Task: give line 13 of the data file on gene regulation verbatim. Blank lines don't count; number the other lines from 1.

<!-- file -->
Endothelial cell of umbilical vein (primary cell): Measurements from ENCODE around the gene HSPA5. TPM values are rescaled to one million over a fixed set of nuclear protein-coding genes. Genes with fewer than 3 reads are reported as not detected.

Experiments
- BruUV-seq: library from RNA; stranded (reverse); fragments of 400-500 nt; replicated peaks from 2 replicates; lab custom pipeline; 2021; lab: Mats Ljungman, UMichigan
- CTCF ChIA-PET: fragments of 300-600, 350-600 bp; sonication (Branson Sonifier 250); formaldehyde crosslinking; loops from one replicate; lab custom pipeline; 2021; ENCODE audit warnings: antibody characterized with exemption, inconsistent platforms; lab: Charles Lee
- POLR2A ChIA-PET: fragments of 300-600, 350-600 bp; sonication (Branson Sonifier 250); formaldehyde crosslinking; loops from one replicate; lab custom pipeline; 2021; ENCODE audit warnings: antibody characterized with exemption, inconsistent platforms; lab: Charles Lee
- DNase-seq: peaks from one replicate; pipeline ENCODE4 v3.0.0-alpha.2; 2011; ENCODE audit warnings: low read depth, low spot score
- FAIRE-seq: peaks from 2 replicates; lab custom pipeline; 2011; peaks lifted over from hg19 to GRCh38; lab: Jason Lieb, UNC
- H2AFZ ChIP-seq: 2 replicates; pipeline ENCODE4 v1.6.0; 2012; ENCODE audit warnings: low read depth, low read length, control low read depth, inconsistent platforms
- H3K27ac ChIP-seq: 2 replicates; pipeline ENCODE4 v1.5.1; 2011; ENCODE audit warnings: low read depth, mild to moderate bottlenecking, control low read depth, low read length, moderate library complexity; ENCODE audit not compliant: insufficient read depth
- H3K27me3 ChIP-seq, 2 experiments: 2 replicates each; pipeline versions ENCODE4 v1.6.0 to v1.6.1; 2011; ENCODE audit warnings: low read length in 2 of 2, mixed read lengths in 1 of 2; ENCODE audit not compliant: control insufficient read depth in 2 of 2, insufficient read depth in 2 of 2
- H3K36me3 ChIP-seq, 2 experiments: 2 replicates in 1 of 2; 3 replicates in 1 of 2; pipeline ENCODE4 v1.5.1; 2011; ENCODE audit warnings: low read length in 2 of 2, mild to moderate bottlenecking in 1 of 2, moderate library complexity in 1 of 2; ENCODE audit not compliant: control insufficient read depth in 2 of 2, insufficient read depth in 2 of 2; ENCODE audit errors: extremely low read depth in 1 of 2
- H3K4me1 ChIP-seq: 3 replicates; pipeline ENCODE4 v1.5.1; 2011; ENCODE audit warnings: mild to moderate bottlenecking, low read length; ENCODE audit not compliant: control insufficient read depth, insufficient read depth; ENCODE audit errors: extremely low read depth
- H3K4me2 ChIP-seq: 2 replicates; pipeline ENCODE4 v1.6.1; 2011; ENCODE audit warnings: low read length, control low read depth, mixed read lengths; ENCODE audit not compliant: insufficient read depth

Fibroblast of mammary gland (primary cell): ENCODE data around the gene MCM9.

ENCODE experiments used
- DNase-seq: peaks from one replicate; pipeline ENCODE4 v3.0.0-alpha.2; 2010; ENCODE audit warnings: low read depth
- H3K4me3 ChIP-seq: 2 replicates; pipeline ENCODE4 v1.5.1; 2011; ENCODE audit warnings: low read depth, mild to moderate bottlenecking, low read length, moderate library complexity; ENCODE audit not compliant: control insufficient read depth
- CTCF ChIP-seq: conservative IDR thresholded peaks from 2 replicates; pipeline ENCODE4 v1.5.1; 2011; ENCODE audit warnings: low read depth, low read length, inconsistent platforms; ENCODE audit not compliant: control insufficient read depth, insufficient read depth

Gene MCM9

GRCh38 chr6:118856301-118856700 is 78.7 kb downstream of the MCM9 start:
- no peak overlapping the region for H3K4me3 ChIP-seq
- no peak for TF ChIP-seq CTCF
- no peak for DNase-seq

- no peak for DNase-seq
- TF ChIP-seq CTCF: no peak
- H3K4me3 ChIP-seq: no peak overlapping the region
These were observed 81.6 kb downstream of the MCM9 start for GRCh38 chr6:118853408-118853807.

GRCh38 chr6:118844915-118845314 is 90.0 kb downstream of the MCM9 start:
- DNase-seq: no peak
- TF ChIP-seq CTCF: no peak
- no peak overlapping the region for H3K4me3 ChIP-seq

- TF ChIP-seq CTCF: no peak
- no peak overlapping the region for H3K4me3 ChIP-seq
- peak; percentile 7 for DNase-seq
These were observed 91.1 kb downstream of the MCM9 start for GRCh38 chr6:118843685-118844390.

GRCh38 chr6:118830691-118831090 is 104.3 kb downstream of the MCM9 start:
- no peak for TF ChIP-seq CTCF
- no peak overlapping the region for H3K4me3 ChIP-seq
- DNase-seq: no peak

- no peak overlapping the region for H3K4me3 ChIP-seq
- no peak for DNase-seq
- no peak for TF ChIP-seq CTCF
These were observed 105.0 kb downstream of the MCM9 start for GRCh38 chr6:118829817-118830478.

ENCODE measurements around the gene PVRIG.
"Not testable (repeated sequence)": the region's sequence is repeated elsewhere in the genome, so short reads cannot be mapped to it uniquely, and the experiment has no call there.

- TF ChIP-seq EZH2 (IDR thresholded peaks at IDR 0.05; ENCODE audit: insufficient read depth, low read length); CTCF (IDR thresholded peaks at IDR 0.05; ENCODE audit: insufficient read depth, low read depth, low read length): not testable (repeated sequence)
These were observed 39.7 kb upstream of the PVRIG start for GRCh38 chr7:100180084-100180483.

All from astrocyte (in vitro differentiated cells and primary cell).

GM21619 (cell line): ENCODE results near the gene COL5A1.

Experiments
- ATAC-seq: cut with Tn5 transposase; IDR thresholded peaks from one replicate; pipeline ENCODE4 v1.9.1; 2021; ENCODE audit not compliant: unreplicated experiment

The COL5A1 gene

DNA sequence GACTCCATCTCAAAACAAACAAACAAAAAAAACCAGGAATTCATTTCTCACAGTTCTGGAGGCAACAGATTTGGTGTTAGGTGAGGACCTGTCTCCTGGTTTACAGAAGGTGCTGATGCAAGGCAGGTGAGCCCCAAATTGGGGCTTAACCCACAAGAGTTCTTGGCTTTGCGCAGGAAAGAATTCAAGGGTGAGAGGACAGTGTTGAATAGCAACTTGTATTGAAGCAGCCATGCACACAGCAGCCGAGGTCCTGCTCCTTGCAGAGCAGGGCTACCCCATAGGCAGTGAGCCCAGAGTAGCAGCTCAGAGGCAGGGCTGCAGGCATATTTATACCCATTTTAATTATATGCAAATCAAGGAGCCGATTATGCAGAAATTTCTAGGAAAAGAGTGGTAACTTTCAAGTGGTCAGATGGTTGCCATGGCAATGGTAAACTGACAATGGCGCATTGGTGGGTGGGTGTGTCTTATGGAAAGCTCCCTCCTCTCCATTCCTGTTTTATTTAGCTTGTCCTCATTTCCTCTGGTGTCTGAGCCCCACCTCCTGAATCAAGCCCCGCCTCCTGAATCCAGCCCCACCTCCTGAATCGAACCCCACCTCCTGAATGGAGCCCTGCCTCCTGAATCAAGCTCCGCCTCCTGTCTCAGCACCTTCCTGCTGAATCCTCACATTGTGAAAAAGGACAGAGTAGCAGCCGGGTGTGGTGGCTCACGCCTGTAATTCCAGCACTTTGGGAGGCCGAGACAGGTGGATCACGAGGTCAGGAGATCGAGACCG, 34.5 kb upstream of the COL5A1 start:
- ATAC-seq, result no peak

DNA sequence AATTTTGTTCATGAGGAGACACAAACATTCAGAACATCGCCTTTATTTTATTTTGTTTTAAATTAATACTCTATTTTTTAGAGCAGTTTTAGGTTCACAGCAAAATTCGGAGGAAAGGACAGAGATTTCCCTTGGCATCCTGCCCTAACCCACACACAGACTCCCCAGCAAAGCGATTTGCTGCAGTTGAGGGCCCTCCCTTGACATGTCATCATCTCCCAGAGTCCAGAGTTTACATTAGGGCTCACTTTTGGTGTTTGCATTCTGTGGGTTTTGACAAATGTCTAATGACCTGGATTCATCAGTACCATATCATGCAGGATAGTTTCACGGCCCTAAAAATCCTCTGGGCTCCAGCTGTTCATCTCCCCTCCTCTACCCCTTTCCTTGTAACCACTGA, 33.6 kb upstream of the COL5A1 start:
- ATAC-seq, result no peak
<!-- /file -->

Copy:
- H3K4me2 ChIP-seq: 2 replicates; pipeline ENCODE4 v1.6.1; 2011; ENCODE audit warnings: low read length, control low read depth, mixed read lengths; ENCODE audit not compliant: insufficient read depth